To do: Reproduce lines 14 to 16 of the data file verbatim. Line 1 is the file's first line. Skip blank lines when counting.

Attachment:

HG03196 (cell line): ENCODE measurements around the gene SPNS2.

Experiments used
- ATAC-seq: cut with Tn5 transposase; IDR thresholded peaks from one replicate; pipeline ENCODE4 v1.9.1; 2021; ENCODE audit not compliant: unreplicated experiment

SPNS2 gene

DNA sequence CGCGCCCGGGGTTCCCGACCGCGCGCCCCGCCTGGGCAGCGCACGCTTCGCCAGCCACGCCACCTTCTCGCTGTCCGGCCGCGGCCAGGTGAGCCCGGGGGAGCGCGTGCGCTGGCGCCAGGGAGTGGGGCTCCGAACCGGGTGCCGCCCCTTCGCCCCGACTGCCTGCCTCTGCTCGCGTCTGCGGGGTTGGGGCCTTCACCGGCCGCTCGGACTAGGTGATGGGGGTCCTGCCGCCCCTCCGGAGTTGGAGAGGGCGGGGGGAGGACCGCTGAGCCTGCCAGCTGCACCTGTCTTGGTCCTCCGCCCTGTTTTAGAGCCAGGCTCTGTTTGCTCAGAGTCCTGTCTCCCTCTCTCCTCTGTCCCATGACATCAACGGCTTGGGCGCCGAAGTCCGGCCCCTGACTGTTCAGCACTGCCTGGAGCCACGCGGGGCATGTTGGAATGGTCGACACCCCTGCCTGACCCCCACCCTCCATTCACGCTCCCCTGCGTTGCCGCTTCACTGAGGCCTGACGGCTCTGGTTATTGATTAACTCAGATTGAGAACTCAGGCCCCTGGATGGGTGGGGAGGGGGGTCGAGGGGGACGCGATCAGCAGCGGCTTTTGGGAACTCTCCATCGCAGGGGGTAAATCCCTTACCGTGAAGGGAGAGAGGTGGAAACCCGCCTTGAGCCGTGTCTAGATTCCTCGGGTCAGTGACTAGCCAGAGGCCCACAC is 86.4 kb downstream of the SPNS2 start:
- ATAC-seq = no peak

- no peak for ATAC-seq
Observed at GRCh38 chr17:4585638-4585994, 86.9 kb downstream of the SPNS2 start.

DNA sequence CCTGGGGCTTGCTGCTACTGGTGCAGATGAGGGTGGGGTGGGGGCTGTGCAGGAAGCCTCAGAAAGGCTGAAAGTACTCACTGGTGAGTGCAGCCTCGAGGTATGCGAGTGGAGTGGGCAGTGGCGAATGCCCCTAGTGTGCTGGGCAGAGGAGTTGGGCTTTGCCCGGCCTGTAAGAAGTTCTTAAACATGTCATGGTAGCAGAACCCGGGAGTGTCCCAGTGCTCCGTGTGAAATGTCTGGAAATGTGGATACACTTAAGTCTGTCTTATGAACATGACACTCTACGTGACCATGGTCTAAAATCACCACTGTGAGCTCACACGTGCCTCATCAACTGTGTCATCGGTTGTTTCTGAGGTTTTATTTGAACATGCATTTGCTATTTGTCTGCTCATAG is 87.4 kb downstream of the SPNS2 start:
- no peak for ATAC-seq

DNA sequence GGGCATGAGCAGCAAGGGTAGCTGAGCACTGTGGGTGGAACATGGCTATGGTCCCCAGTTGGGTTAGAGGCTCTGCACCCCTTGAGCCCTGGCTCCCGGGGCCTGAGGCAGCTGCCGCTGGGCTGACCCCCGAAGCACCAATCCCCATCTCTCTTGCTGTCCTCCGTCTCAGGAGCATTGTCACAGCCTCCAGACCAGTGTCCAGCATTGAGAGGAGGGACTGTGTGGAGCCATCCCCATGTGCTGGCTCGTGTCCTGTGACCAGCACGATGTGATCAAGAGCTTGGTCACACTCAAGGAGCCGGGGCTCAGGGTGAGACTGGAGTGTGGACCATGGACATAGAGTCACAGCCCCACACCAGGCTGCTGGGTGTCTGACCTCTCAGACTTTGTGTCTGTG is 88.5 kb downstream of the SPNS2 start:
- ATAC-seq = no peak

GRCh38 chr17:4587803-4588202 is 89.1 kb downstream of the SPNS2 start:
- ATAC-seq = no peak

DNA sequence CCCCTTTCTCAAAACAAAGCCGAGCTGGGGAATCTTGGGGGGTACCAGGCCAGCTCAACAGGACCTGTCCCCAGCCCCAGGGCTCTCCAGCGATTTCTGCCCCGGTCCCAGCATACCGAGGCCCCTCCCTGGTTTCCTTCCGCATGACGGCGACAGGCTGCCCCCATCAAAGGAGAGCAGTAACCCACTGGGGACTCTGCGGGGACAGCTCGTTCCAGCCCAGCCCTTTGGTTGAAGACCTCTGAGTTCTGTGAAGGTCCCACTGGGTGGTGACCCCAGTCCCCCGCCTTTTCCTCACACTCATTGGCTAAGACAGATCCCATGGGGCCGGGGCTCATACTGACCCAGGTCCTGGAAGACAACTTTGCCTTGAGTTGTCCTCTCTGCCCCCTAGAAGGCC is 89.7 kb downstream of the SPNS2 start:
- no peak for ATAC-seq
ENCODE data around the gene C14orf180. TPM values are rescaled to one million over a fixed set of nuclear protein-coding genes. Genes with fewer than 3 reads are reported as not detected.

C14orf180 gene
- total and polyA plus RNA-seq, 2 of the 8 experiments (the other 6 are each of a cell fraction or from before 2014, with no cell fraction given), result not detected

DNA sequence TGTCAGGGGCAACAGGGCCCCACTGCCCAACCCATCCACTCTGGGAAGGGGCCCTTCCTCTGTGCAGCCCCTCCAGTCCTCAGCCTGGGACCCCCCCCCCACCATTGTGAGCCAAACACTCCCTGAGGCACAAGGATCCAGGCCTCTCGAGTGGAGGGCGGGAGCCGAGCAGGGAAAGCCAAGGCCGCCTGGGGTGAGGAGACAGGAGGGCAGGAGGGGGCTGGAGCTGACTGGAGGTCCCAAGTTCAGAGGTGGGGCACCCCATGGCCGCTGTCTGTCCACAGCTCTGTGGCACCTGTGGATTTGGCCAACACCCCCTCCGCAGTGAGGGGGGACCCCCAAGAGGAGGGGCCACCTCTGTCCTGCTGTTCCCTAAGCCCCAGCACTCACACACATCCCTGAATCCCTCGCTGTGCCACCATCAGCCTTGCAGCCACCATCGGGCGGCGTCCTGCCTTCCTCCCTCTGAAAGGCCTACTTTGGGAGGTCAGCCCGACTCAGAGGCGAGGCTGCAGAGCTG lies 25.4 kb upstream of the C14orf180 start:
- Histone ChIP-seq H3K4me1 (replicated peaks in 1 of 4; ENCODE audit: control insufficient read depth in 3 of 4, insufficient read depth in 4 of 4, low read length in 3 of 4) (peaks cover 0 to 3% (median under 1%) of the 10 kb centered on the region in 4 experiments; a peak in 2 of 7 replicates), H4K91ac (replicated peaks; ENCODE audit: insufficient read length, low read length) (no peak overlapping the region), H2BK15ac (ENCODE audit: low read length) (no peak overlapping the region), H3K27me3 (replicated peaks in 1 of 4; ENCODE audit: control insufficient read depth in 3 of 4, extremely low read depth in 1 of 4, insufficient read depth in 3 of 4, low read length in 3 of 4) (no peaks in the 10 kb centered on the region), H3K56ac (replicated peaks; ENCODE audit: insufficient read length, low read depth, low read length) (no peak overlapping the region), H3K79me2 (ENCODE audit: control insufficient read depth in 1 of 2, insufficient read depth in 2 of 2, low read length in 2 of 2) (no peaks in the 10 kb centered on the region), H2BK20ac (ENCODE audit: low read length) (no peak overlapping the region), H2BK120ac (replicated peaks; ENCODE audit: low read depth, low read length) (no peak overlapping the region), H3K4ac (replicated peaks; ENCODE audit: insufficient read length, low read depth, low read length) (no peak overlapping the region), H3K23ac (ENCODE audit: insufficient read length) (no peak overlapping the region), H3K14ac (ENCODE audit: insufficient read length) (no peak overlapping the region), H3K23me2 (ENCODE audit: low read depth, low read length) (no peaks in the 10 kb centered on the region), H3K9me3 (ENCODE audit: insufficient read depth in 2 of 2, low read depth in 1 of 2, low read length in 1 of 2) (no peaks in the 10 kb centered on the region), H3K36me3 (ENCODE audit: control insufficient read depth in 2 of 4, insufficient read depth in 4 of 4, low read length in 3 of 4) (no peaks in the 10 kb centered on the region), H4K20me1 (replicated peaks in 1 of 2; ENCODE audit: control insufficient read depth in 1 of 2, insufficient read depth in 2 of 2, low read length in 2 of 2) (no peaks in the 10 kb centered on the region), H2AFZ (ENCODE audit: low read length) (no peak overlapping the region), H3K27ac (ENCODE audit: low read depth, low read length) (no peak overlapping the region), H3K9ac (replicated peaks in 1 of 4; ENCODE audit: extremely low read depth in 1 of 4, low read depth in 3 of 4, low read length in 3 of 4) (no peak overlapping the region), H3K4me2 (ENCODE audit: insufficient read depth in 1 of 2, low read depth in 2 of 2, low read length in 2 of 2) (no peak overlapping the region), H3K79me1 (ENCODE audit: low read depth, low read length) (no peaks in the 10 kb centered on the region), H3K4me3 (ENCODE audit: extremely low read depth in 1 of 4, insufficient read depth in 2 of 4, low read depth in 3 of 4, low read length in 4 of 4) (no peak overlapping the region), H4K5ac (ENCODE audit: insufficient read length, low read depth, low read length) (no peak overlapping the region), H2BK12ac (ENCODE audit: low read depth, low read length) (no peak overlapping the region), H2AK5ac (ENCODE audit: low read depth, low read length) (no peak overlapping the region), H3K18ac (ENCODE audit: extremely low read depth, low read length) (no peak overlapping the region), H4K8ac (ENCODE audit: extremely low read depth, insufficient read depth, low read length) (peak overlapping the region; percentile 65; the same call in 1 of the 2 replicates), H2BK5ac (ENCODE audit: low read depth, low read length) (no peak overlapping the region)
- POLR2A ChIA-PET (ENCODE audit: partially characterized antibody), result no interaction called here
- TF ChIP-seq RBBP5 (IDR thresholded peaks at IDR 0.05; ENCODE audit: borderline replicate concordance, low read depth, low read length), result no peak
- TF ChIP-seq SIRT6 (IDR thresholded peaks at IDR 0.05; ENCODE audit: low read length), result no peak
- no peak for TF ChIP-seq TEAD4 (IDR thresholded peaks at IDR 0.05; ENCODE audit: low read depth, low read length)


- ATAC-seq = no peak

DNA sequence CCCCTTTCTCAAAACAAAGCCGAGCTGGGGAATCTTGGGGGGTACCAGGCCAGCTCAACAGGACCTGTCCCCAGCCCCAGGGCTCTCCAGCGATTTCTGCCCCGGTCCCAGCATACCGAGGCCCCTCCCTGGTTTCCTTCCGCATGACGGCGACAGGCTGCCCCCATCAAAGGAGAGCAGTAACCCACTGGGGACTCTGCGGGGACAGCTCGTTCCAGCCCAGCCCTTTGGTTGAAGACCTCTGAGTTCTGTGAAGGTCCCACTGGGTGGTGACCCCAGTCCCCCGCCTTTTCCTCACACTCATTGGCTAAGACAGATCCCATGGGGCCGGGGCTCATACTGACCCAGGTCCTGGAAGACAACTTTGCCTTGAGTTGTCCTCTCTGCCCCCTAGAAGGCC is 89.7 kb downstream of the SPNS2 start:
- no peak for ATAC-seq